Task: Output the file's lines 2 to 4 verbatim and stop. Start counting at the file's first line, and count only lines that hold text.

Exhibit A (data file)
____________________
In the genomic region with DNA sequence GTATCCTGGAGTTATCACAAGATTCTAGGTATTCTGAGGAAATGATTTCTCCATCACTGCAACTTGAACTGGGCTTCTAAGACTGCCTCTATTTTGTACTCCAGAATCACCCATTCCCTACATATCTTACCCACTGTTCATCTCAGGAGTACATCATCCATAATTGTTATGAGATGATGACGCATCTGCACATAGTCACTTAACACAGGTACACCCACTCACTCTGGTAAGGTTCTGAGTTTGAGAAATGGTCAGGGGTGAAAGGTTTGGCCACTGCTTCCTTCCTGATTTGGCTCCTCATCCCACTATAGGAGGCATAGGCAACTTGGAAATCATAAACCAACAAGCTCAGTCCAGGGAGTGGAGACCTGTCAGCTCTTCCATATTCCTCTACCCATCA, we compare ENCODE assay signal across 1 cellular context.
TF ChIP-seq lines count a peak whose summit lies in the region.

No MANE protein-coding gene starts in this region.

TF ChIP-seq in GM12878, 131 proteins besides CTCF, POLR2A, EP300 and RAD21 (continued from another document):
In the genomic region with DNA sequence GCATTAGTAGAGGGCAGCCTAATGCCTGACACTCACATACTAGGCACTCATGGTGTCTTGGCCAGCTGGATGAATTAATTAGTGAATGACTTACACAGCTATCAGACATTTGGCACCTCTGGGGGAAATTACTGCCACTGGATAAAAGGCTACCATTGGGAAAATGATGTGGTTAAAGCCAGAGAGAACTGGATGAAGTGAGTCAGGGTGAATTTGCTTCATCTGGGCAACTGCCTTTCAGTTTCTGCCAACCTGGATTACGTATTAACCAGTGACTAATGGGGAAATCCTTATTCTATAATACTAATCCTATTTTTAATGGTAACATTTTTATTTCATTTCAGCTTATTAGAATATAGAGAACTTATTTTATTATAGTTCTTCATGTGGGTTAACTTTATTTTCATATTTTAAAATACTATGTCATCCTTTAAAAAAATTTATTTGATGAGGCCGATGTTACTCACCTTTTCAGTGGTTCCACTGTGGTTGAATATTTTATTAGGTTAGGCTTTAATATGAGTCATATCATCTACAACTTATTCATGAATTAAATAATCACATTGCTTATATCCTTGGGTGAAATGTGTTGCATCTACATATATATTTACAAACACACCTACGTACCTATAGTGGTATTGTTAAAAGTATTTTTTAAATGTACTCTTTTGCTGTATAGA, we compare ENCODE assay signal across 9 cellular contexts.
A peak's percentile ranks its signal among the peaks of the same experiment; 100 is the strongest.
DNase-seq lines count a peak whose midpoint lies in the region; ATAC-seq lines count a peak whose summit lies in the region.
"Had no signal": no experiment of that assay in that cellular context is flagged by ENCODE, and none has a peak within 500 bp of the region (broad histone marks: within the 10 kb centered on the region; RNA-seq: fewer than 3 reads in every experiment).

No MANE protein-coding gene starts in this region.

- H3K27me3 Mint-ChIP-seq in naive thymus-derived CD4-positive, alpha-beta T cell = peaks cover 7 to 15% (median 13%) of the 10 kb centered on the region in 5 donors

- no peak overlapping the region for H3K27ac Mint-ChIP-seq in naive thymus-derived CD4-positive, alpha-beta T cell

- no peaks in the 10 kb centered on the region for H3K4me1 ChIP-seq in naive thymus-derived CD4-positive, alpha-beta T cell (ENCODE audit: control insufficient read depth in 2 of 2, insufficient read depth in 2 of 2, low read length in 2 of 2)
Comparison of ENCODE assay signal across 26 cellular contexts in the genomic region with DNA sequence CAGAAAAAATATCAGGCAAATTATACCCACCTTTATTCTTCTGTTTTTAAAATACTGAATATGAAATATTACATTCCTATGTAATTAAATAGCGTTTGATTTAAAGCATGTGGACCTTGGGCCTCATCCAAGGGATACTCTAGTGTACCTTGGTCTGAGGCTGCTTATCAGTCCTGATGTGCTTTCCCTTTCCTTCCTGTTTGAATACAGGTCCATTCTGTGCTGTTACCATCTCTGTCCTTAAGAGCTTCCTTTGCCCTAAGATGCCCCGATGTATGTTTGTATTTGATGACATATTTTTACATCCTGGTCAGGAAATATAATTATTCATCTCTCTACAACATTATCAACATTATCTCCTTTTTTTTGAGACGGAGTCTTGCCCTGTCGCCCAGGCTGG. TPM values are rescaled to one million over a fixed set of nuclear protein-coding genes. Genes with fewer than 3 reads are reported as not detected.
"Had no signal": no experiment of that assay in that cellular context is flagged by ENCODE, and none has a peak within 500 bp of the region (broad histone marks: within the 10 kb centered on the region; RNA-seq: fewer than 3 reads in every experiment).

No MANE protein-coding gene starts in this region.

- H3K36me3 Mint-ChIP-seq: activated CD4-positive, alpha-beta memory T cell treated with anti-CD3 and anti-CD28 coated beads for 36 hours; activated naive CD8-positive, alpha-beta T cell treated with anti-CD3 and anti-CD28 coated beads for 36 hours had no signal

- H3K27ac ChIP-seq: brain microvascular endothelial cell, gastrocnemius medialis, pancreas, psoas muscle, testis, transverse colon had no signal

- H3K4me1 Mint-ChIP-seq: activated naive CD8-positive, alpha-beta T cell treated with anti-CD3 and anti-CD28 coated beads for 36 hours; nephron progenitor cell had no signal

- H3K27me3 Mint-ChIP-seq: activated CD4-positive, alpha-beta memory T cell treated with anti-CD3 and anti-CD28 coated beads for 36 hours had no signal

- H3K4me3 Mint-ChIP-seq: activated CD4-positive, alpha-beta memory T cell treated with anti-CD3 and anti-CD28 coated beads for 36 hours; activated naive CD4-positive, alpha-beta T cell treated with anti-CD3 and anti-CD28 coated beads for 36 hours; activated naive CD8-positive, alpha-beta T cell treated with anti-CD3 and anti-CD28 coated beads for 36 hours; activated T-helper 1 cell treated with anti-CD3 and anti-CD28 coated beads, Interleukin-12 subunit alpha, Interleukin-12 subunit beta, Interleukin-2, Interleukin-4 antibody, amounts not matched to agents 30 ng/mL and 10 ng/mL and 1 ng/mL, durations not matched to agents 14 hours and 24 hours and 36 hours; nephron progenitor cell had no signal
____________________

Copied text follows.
TF ChIP-seq lines count a peak whose summit lies in the region.

No MANE protein-coding gene starts in this region.

TF ChIP-seq in GM12878, 131 proteins besides CTCF, POLR2A, EP300 and RAD21 (continued from another document):